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This article was published on May 9, 2016


PayPal thinks that crowdfunding project you backed will fail

PayPal thinks that crowdfunding project you backed will fail
Ben Woods
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Ben Woods

Europe Editor

Ben is a technology journalist with a specialism in mobile devices and a geeky love of mobile spectrum issues. Ben used to be a professional Ben is a technology journalist with a specialism in mobile devices and a geeky love of mobile spectrum issues. Ben used to be a professional online poker player. You can contact him via Twitter or on Google+.

With a number of high-profile crowdfunding failures hitting headlines in recent monthsand confirmation of another million dollar flop last week –  PayPal has announced that it’s withdrawing its purchase protection program for people who back projects using the platform as the method of payment.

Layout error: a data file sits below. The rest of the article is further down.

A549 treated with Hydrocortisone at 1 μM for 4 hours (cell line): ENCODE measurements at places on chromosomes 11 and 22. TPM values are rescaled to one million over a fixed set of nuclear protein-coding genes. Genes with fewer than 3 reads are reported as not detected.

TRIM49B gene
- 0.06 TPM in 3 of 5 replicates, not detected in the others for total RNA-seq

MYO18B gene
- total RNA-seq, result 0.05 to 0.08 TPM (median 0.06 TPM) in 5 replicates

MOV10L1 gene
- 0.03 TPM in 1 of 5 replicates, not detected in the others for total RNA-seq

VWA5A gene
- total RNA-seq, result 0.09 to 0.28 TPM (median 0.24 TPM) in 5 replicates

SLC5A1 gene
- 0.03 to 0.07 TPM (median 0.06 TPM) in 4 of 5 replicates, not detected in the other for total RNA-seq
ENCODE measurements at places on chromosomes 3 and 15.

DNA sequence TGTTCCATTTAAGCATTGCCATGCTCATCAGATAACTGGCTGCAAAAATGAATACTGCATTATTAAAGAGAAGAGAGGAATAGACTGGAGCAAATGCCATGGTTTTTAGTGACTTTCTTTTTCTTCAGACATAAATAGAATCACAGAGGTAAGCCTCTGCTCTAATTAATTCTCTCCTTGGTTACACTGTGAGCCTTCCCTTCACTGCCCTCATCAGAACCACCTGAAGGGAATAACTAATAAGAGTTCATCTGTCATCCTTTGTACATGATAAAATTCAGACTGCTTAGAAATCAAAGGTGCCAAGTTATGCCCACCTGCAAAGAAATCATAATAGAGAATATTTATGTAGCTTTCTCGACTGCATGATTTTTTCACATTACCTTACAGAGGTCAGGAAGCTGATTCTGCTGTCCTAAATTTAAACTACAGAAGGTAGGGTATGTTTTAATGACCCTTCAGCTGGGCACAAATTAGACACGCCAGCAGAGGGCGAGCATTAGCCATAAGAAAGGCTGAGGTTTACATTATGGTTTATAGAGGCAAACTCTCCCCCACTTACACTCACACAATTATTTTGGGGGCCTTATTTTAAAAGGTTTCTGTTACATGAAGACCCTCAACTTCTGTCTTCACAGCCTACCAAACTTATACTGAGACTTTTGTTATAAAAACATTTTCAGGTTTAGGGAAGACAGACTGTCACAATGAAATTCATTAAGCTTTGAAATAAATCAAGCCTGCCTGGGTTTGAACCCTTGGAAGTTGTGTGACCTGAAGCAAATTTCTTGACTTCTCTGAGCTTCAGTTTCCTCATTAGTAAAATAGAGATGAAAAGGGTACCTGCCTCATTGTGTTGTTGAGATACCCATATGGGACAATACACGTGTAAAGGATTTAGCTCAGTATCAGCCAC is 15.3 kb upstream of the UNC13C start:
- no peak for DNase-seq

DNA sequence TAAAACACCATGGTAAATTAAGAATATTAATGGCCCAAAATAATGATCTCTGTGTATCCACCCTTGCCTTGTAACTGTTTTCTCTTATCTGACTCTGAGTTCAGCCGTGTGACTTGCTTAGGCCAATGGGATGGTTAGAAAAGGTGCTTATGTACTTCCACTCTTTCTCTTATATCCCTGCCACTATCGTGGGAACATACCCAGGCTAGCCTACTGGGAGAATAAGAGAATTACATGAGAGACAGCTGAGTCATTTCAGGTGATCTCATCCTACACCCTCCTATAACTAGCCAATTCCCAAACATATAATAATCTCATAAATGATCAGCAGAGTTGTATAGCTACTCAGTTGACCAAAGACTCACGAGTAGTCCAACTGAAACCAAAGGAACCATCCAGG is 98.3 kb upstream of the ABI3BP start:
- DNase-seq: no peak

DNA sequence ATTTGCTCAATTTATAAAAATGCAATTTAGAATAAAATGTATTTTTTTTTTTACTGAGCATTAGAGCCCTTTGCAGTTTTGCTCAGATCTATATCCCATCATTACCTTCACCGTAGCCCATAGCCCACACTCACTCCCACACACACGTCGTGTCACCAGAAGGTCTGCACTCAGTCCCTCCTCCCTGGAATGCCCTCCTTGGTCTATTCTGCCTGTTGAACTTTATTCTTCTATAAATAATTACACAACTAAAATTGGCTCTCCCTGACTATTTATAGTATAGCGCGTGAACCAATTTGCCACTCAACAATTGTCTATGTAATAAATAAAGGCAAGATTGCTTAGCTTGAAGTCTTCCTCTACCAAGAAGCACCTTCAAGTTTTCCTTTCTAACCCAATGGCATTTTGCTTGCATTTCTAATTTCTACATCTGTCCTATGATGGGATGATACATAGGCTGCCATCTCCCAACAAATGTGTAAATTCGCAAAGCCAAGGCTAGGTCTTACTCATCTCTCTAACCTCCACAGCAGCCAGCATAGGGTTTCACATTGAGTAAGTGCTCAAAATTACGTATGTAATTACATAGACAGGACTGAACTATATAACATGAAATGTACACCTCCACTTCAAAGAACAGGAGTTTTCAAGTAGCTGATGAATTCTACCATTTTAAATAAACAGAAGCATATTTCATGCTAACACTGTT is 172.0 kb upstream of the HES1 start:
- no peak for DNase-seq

It would seem that the company is getting a little fed up with having to cough up money in compensation under its buyer protection programs when a crowdfunder goes awry. In a statement, the company says:

In Australia, Brazil, Canada, Japan, United States and certain other countries, we have excluded payments made to crowdfunding campaigns from our buyer protection programs. This is consistent with the risks and uncertainties involved in contributing to crowdfunding campaigns, which do not guarantee a return for the investment made in these types of campaigns. We work with our crowdfunding platform partners to encourage fundraisers to communicate the risks involved in investing in their campaign to donors.

The change in policy will come into effect from June 25, removing the ability to try and dispute charges or claim a refund after this date. The company wouldn’t say why it operates different policies towards buyer protection on crowdfunding in different countries. For example, the change doesn’t apply to users in the UK.

According to a study published by the Univeristy of Pennsylvania, from a pool of nearly 50,000 respondents, nearly ten percent didn’t receive their ‘reward’ after pledging cash and that 8 percent of all the cash paid went to failed projects.

Via TechCrunch

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